Rating: * * * * & 1/2
WARNING: SPOILERS AHEAD!
In Brief: Well, it’s unlikely, at this point, that anyone needs a plot summary of Outlander, which was published 20 years ago now. (I find that hard to believe.) And it’s a book I still have a hard time describing to folks in a way that doesn’t paint it as something other than what it is. “Oh,” they say, “time travel? Well, I’ll get to it someday. Maybe.” Besides, I don’t want to put any spoilers ahead of the jump. So click through, but only if you’ve already read at least the first and second books in the series.
I Thought: Outlander is one of my favorite books ever. I own a multitude of copies; trade paperback, hardcover, Kindle, and now I’m thinking of buying the special 20th anniversary edition. So I’m a little bit surprised that I ended up giving it four and a half stars this time around rather than five. It’s still keeping its spot (or all three of its spots) on the keeper shelf, though.
I think part of my impression, this time, was based on having read these books, and in particular Outlander, so many times that I know well what’s going to happen before it happens. And yet I still felt the tension when Claire was captured; when Jamie was in the hands of Black Jack Randall; when he and Claire struggled with the resulting demons to come together again. Even knowing the outcome far beyond this book doesn’t much lessen the emotional charge while reading. So why did it feel slightly less amazing?
It seemed like the story moved so quickly this time, because I was anticipating what came next. I wanted it to be twice as long, even knowing how many pages are ahead in the other books. Then again, I almost always prefer 1,000-page-plus tomes if they’re available. I know some people complain about all the details and it’s so bogged down but really, I adore that.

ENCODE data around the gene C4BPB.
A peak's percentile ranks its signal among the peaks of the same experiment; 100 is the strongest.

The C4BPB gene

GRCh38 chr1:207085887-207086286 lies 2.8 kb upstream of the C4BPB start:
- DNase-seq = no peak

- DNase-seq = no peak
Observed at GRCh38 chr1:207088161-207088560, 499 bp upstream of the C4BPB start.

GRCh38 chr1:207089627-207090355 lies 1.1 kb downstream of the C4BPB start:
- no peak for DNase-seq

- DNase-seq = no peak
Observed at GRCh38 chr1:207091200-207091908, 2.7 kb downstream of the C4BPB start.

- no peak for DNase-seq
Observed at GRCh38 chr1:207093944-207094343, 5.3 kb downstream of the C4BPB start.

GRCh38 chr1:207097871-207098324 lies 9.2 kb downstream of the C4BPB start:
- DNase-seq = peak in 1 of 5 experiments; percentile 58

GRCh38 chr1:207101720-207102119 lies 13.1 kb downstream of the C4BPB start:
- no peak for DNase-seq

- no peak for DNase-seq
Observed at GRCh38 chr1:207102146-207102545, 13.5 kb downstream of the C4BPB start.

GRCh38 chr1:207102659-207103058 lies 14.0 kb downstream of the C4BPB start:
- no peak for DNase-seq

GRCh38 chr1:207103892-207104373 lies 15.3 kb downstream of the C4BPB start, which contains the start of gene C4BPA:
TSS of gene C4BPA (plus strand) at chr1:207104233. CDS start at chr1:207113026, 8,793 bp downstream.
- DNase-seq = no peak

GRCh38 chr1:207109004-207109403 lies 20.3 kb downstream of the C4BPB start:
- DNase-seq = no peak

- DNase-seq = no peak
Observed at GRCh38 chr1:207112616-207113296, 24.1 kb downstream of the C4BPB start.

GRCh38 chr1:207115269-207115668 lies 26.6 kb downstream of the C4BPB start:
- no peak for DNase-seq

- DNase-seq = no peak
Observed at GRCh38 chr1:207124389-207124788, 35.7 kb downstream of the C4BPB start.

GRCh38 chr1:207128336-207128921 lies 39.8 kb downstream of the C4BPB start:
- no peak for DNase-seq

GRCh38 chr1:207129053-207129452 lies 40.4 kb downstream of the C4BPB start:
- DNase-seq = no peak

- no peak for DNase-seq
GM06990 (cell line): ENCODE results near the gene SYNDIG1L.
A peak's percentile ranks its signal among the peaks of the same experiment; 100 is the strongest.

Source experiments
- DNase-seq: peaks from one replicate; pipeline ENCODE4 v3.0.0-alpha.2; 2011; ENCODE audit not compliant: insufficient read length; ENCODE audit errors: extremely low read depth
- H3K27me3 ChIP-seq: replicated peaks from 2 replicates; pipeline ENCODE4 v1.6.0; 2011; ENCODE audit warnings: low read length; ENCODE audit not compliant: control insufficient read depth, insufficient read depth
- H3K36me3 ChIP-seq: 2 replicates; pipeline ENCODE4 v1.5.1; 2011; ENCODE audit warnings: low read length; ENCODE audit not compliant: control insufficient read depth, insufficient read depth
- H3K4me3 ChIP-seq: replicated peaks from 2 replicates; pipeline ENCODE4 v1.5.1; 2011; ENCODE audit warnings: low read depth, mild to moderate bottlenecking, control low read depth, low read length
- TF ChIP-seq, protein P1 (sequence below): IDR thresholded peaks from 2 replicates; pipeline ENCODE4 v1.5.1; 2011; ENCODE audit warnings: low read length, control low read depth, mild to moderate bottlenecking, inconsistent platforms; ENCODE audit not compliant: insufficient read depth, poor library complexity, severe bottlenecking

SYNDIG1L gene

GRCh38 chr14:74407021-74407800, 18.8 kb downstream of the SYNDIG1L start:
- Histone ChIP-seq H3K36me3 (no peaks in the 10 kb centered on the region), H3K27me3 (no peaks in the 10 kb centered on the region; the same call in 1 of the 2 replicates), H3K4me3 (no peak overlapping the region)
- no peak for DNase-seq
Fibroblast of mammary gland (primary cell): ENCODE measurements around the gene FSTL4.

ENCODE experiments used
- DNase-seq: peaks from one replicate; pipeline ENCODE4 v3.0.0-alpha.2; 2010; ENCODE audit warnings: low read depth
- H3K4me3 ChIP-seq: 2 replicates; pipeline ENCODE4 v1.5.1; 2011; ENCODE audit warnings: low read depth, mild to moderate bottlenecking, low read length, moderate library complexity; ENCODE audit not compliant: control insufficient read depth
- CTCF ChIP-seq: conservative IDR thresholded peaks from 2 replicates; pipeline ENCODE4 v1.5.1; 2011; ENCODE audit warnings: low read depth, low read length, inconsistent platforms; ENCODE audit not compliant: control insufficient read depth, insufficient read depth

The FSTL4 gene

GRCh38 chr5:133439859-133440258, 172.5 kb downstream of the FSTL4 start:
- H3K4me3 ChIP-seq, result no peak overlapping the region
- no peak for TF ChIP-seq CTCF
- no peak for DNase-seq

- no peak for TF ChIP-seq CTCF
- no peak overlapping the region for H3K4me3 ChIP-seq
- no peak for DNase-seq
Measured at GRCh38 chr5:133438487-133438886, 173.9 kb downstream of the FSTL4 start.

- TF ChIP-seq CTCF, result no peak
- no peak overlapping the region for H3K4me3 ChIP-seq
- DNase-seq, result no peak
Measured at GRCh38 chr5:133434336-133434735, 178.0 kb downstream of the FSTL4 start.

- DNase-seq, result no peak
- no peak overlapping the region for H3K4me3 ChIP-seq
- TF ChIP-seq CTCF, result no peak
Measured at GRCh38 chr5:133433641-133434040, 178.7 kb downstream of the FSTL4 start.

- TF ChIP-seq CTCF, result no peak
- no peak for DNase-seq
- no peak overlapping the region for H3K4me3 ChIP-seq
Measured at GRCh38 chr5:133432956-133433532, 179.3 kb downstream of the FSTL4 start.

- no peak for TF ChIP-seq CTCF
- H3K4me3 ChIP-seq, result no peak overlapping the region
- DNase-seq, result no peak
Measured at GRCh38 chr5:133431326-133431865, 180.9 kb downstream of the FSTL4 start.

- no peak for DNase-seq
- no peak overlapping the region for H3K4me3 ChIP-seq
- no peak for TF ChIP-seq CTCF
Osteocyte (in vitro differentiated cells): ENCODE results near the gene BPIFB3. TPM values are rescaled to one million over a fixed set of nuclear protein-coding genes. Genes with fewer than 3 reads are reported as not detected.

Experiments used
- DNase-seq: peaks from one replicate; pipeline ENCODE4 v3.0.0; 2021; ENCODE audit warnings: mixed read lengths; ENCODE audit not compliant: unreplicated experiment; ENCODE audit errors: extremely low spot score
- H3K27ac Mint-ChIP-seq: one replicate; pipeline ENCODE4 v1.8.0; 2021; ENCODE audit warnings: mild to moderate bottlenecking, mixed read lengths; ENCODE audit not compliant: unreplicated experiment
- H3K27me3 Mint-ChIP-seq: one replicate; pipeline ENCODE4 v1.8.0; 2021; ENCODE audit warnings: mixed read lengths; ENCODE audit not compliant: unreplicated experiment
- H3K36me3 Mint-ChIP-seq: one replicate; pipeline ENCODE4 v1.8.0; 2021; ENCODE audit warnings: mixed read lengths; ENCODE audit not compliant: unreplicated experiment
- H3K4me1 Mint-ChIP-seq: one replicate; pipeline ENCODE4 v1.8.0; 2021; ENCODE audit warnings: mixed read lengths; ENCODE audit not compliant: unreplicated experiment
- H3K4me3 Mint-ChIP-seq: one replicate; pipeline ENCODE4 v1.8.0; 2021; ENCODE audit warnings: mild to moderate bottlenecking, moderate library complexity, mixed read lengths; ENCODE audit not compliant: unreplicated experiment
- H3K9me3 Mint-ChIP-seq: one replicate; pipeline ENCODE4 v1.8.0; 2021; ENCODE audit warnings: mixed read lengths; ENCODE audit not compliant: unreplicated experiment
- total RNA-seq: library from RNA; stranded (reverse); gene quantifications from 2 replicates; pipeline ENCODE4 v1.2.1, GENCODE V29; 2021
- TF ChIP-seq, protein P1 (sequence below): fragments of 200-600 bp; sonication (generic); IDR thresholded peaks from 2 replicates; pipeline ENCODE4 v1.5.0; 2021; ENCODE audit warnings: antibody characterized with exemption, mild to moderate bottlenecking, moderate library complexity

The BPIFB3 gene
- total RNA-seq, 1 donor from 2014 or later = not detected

I’m also at a different place in my life. The first time I read this, ten years ago, I fell in love with Jamie and I remember thinking that their relationship had ever so much depth even from the beginning. Now, I can see that Claire and Jamie are just starting out, here, and I long for the later books when their love really matures through all the events of their lives. I think, too, that I might be creating a bit of an emotional buffer, knowing that they’re going to be separated for a long time. I’m a third of the way through Dragonfly in Amber now, and I still don’t want it to happen.
Life being what it is, my own perspective makes me wish for more detail in some areas, in particular with the hints of Claire’s barrenness — which is resolved rather suddenly at the end. True, what we do see is more than is normally covered in most tales, but I think I’ve assimilated the characters so much that I half wanted them to be what I need them to be now. Does that make any sense? I hope it does.
Something else I noticed this time through — and this is said without rereading any author interviews, so that I can just form my own thoughts before I do — was how very Catholic much of the book was. Last time I read it, I had never myself gone to Adoration. Now I have, and the scenes where Claire spends time in the presence of the Blessed Sacrament (as a mostly-unbeliever) ring very true to my own experience.
At any rate, I still find Claire and Jamie’s love utterly believable. It’s clear that she hasn’t actually spent all that much time with Frank and, though she knows him, he isn’t her other half in the same way Jamie is. Even so, it’s not like everything is great all the time; clashes between 18th century Scottish culture and Claire’s modern thinking create quite a few realistic obstacles. They must learn to trust each other, and they do. I still buy Claire’s choice to stay, and also that it was a heart-wrenching decision.
So while, on reread, this book has lost only the tiniest hint of its original shine for me, if this were my first time through I would still pick up the next in the series. Since it isn’t… I think I’m looking forward to volumes three and on more than I ever have before. Whereas previously I sort of wanted Claire and Jamie to stay forever in the initial throes of passion turned to love, I’m now greatly anticipating finding out anew how they proceed.